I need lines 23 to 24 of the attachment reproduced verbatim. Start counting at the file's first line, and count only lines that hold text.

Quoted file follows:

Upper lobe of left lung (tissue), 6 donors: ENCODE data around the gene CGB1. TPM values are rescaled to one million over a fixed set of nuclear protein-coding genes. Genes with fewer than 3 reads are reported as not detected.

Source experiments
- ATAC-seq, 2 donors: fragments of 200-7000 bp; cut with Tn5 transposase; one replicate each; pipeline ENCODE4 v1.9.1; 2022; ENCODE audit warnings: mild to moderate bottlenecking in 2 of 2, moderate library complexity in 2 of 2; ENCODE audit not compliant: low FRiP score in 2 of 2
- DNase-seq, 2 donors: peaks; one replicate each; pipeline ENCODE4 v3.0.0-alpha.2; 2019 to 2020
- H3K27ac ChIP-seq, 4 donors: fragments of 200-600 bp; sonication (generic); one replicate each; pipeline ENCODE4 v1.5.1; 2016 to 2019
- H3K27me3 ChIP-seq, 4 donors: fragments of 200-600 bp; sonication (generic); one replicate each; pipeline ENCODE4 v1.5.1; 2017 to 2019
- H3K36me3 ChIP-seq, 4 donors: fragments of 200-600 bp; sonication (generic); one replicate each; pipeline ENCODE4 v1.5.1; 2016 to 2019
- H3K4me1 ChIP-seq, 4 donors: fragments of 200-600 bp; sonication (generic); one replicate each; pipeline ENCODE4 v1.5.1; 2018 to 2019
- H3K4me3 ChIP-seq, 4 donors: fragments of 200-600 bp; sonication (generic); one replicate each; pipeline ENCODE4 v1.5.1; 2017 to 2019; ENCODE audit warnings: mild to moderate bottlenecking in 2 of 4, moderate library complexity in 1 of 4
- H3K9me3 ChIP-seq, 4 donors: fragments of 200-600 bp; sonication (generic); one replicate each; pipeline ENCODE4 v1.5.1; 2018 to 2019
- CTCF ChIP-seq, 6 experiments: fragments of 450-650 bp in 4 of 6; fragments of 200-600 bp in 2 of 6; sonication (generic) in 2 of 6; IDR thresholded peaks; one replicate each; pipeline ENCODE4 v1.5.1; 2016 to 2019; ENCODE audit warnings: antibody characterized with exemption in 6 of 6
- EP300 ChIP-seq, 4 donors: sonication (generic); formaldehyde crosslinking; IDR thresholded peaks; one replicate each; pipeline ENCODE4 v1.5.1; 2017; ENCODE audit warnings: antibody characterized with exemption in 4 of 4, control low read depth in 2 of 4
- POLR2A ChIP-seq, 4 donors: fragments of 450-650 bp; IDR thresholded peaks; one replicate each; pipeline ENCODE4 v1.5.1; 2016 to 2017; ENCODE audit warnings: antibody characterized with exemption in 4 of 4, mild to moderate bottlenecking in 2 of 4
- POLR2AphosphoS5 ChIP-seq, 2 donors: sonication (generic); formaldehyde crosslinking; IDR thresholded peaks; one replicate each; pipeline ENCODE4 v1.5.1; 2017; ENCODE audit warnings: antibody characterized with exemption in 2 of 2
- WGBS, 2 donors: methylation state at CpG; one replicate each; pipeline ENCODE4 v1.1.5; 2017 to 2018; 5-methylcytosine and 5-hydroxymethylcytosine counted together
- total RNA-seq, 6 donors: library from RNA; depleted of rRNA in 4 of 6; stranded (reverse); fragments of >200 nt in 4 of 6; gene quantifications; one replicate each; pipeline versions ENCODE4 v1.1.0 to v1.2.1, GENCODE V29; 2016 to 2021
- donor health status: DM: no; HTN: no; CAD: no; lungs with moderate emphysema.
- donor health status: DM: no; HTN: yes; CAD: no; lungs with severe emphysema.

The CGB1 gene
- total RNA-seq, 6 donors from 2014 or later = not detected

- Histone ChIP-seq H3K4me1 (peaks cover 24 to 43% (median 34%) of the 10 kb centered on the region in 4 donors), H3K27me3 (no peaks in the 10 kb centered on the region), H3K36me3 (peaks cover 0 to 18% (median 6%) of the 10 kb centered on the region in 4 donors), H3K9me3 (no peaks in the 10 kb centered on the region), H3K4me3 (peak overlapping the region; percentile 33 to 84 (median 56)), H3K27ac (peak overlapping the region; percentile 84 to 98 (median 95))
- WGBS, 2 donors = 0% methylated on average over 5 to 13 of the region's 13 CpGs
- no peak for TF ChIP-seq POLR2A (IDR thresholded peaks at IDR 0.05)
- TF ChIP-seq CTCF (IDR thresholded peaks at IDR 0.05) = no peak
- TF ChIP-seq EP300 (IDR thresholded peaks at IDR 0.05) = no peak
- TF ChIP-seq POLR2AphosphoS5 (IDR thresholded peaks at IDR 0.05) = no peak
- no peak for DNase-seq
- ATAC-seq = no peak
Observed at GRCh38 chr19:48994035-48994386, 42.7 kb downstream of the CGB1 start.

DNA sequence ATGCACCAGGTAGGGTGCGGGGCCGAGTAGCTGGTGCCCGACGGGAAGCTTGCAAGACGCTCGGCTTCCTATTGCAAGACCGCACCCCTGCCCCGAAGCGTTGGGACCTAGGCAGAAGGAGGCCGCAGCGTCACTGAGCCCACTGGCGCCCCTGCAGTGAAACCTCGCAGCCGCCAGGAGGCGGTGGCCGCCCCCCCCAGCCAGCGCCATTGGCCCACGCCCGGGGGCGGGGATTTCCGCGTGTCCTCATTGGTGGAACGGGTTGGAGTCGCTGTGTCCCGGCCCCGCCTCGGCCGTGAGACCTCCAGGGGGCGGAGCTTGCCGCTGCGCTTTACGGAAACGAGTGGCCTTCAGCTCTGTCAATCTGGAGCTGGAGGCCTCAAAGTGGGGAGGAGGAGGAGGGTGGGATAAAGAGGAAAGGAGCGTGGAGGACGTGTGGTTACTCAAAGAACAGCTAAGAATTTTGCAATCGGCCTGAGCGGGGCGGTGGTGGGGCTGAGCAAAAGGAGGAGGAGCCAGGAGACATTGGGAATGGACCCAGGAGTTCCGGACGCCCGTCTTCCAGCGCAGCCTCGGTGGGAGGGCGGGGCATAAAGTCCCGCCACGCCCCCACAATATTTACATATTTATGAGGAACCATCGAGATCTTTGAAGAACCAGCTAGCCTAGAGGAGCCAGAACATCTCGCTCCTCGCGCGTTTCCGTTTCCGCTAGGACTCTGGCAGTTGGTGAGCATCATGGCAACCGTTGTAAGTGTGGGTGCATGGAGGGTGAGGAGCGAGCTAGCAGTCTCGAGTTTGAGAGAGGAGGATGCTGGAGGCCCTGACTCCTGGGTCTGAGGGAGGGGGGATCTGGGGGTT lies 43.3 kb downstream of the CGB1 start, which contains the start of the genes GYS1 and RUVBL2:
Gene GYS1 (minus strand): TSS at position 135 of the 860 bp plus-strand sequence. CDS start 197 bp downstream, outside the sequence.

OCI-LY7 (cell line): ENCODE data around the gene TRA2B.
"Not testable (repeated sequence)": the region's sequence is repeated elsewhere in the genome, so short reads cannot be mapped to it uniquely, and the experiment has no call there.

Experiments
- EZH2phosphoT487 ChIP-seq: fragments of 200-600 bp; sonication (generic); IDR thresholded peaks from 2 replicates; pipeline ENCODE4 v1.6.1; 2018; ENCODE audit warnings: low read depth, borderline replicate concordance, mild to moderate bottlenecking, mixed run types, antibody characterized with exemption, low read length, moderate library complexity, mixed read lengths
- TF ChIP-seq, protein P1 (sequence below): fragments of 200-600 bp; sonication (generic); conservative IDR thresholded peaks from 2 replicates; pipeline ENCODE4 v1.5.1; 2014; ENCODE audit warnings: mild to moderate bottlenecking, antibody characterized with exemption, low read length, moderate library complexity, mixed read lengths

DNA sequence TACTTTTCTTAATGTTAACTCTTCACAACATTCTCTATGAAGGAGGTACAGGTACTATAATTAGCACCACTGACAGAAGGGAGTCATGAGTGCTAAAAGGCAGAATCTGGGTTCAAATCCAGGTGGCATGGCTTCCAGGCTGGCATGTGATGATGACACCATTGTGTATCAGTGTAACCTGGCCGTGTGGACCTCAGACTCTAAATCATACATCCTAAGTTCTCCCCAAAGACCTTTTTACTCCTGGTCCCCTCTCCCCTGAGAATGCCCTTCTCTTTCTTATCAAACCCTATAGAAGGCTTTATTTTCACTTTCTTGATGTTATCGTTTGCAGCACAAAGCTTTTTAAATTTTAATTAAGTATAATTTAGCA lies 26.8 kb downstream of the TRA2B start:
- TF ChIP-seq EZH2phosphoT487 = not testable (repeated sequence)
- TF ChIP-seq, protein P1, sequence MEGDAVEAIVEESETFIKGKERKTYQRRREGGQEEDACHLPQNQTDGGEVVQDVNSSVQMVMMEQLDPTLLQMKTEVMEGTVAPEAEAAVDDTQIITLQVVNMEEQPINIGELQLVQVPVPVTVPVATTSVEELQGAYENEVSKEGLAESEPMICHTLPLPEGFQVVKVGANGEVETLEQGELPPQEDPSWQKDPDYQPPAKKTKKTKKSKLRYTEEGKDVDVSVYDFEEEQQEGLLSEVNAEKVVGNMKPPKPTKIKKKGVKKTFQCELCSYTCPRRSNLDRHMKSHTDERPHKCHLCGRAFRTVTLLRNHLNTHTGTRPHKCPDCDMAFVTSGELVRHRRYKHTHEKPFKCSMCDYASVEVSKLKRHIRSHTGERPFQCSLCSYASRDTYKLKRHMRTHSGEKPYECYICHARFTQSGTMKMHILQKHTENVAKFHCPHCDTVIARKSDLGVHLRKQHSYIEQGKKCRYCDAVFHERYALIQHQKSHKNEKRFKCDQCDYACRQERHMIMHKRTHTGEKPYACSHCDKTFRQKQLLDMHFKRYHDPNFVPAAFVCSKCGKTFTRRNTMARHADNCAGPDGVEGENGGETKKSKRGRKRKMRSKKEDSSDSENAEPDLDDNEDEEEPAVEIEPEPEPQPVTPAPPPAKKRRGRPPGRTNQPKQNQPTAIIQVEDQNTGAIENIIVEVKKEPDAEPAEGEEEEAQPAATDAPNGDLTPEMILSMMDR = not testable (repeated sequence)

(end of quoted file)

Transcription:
- no peak for TF ChIP-seq POLR2A (IDR thresholded peaks at IDR 0.05)
- TF ChIP-seq CTCF (IDR thresholded peaks at IDR 0.05) = no peak